Scale up of F4_MIL-140(Ce) for next generation carbon capture (F4-Next-CC)

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Key facts about this Flexible Funding research project

Institution: Swansea University
Department: College of Engineering
Start date: 1st September 2021
Principal investigator: Dr Enrico Andreoli, Swansea University
Amount awarded by UKCCSRC: £29,970

Why is this research needed?

It is now clear that industrial decarbonisation will play an essential role in the effort to achieve the goal set by the Paris Agreement to limit global warming to 1.5 °C, and carbon capture and storage will, without doubt, be one of the main vectors in these efforts. Metal-organic frameworks (MOFs) are set to play a potentially large part in this owing to their exceptional CO2 sorption properties. MOFs with outstanding CO2 capture performance have been widely reported, but large-scale production at a competitive cost is yet to be achieved.

What is this research investigating?

The main aim of the project is to upscale the water-based synthesis of F4_MIL-140(Ce) 500-fold using commercial reagents and equipment, and investigate and evaluate the potential for the formation of monoliths of the material since shaping of powders is required in large-scale CCS units. The newly discovered Cerium-based MOF, F4_MIL-140(Ce), is ideally suited for industrial CCS since it displays an exceptional CO2/N2 selectivity, amongst the highest reported for solid sorbents. The combination of the commercially available starting materials, simplicity of the synthetic procedure, and the favourable CO2 sorption properties of the material, make F4_MIL-140(Ce) an optimal candidate for large scale CO2 capture.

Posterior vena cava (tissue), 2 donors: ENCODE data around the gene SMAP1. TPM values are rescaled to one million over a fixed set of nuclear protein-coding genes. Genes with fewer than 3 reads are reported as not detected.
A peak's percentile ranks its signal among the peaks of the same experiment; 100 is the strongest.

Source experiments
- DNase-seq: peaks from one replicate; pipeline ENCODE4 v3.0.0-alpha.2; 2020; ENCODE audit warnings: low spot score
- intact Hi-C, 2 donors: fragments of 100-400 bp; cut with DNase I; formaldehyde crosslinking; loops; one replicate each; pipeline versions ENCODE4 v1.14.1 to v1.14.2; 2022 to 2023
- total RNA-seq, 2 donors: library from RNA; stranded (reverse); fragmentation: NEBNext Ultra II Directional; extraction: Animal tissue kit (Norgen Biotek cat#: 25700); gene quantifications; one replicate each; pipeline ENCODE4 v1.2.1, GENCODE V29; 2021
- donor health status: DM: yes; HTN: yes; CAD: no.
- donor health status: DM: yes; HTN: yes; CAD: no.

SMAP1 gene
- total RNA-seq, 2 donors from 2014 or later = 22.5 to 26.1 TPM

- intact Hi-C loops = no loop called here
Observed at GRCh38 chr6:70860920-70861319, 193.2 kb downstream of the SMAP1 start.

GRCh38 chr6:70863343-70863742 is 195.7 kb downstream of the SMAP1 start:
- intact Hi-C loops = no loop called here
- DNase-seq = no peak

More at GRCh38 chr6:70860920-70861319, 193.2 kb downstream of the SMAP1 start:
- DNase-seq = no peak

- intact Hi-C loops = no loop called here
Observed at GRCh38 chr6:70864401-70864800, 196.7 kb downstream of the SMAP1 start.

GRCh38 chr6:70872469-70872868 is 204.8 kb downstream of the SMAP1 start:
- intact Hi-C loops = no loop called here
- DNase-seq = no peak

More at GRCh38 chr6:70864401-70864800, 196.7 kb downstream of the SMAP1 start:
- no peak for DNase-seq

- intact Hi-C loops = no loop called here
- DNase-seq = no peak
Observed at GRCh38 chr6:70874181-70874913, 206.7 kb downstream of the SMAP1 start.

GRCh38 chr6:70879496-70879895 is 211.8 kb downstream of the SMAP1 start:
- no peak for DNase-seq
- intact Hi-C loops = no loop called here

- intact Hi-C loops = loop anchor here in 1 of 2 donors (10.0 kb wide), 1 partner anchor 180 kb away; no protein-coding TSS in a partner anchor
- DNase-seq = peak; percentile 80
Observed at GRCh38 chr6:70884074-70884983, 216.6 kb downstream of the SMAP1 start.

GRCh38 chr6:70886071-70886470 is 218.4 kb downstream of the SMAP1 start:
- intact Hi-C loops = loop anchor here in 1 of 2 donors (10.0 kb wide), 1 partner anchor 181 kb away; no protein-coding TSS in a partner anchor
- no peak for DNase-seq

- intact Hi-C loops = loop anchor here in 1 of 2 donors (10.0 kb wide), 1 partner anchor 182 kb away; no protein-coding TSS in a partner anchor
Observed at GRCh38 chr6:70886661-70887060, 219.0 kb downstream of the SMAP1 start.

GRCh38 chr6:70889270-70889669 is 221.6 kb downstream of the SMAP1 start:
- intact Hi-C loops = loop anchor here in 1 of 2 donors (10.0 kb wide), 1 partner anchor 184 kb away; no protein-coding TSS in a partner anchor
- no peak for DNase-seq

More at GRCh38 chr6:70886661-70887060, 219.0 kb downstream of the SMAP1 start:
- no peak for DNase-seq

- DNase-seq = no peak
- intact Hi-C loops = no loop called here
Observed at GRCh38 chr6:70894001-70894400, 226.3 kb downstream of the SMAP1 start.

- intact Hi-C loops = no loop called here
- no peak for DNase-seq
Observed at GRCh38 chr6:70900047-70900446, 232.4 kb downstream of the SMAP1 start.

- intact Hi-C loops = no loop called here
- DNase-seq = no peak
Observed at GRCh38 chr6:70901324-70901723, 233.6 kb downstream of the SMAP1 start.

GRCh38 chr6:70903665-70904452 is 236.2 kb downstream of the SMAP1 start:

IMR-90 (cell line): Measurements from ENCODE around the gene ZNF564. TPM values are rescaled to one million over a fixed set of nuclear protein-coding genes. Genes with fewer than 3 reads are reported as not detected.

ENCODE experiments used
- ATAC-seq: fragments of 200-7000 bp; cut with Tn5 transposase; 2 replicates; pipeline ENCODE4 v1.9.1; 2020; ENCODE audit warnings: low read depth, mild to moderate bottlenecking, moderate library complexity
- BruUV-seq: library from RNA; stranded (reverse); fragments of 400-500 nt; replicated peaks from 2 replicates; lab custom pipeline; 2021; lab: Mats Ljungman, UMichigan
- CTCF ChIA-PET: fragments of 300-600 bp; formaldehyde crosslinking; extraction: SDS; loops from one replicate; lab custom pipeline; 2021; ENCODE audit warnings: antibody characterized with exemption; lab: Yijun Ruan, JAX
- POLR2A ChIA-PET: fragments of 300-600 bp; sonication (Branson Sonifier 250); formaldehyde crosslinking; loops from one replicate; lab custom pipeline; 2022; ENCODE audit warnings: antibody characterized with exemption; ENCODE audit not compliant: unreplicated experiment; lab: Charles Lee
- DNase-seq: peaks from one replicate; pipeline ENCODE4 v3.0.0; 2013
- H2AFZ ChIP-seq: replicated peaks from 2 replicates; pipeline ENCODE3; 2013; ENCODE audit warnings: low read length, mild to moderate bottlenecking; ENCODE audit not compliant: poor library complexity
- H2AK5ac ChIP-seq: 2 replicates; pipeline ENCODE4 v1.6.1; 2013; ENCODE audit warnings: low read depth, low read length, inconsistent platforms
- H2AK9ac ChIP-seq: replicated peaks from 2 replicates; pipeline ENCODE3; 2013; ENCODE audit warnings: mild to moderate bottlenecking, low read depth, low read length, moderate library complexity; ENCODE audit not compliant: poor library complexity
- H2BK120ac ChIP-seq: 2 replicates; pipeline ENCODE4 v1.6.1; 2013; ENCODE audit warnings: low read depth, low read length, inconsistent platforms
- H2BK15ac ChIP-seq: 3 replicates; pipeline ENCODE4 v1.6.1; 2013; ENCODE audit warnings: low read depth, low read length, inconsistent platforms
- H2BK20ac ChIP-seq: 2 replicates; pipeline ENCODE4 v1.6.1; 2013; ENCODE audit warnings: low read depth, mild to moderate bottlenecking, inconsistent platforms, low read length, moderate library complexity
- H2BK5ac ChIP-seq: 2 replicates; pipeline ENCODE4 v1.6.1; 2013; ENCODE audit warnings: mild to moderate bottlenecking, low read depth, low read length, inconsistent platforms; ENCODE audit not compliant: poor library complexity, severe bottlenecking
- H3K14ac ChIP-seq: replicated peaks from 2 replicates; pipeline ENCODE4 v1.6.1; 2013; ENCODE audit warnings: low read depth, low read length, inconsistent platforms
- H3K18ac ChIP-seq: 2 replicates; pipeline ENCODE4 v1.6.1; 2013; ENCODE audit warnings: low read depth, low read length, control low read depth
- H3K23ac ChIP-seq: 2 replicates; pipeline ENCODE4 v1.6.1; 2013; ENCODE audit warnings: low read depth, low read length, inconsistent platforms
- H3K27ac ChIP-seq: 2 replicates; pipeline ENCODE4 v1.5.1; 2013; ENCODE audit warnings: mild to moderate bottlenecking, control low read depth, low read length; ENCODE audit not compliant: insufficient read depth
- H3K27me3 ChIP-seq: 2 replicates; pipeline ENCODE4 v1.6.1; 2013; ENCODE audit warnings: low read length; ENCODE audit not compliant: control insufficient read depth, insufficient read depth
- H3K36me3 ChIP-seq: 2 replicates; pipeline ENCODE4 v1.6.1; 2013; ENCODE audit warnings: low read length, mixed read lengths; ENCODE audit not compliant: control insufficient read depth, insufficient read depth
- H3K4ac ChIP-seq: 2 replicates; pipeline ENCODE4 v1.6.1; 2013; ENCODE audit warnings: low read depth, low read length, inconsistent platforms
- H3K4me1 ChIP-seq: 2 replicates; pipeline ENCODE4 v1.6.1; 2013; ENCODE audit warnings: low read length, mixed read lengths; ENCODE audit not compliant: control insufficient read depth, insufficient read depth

What does the research hope to achieve?

There is a strong and strategic interest in materials and technologies for carbon capture, both in the UK and globally. This research aims to efficiently scale-up the preparation of a Ce-based metal-organic framework to take advantage of its impressive CO2 properties and evaluate a realistic route to integrate the material into large-scale CCS technologies.

Research updates

This research is complete and outputs are below.

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Dataset

See the dataset at the UKCCSRC Information Archive >>

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Blog post

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